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Employee Benefits

Make 2020 the Year You Stop Playing It Safe!

Brooks Deibele
Brooks Deibele
Enterprise Sales Leader, Employee Benefits

It’s easy to kick the can down the road, accept a medical trend that has historically outpaced inflation by a wide margin, make minimal changes to mitigate spend, and continue to play it safe. I get it. But, how is healthcare impacting other business decisions?

Evaluating the Cost of Healthcare

Some key things to ask yourself:

  • With deductibles and out-of-pocket maximums increasing to offset trend, can your employees actually afford to use their benefits? We focus a lot on the uninsured, but far too many Americans are underinsured.
  • Is delaying necessary care leading to an increase in high-cost claimants? More often than not, a good trend versus a bad trend is driven by high-cost claimants.
  • Are you investing enough in prevention? Investing in primary care, targeted clinical programs, and behavioral health can drive significant ROI.
  • Are you using open access networks that feature a wide range of both high-quality and low-quality providers with no effective means to steer your employees and their family members? There are a wide range of strategies available to deploy based on your goals and objectives to drive savings and more favorable outcomes.
  • Are you passively or actively managing your pharmacy spend? Significant savings can be realized when pharmacy spend is aggressively managed and transparent terms are negotiated.
  • In addition to your fixed costs, do you have a handle on what your administrator is collecting in additional revenue through shared savings programs? Fixed fees get a lot of attention, but in many instances, less transparent fees that get bundled into claims become significant expenses that need to be monitored and negotiated.

When it comes down to it, the cost of healthcare is mind blowing and far too often the results are not commensurate with outcomes, and people are getting downright mad.

In fact, the State of Montana was so fed up with escalating costs and huge variations in reimbursement rates across provider systems they implemented a reference-based pricing (RBP) approach to cap reimbursements and reduce variation in payments. You likely know that provider reimbursements rates are significantly higher on commercial plans versus Medicare and Medicaid plans. As enrollment continues to increase at a rapid pace in these two areas, more and more pressure has mounted on commercial reimbursement rates. Montana didn’t stop at RBP, they also found a Pharmacy Benefits Manager (PBM) that was willing to pass back 100 percent of rebates without taking any “spread,” which is a practice where a portion of the negotiated discount is retained.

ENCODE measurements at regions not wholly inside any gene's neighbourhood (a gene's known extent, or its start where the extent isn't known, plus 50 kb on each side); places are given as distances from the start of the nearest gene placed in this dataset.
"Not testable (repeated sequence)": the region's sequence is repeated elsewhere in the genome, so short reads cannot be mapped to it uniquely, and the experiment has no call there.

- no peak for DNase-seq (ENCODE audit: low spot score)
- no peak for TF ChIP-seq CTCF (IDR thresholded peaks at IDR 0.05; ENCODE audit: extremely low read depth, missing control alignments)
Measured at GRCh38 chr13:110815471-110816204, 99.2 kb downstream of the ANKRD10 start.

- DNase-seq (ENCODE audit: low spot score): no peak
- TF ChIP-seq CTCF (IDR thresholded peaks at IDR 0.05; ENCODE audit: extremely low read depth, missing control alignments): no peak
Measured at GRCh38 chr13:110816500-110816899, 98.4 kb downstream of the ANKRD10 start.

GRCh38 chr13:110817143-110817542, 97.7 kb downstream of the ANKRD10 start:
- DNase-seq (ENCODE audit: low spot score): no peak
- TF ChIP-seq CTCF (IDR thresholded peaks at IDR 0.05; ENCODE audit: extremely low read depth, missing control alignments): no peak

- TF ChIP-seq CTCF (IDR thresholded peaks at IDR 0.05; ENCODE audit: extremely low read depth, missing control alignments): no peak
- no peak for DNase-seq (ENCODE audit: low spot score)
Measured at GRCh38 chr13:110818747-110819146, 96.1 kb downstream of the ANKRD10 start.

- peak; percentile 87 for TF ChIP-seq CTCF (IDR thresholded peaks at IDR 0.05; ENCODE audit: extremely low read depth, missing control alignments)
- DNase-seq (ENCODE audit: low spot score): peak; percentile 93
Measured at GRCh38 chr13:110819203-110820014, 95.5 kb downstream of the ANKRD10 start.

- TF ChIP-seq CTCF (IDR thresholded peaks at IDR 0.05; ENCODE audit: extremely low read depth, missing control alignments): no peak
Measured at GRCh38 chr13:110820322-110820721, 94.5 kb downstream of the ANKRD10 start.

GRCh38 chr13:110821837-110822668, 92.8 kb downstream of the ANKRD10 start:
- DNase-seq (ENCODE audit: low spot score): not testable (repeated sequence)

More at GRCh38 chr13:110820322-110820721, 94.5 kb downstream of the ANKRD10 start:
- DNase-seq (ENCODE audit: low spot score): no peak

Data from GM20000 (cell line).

The result of Montana’s decisions has significantly shifted the trajectory of healthcare spend for the state, savings millions every year without cutting benefits for enrollees. Other states have begun or are considering implementing similar approaches to get a handle on both medical and pharmacy spend. Private employers groups are also beginning to more broadly consider alternative health plan solutions to rein in costs and improve outcomes.

It should be noted that most provider systems claim to lose money on Medicare reimbursements, but Montana reimbursement rates are currently set at over 200% of Medicare reimbursements and the state is still seeing savings.

Push for Change in Healthcare

RBP and alternative healthcare solutions are not for everyone. There are certainly some challenges that can come with RBPs, including the risk of balance billing for the member if no agreed upon rate is set with the provider. With that said, there are many other leading-edge strategies for employers to implement to drive savings, protect your employees and their families, and steer to higher quality, more efficient providers.

To drive meaningful change in reducing costs and increasing quality, employers cannot continue to play it safe. Insurers, providers, and point solutions alone cannot be relied upon to change the trajectory we’re on. Employers must begin to embrace some level of disruption and force change, and Holmes Murphy can help. My colleague Jason Mahler recently wrote an article in the Houston Business Journal that talks about this exactly.

Additionally, our Holmes Murphy President Den Bishop is on a mission to rid the healthcare system of its cost, complexity, and coverage issues. These are just a couple of ways we’re “not” playing it safe. I’d love to talk with you more about it, so please feel free to reach out. What are you waiting for?

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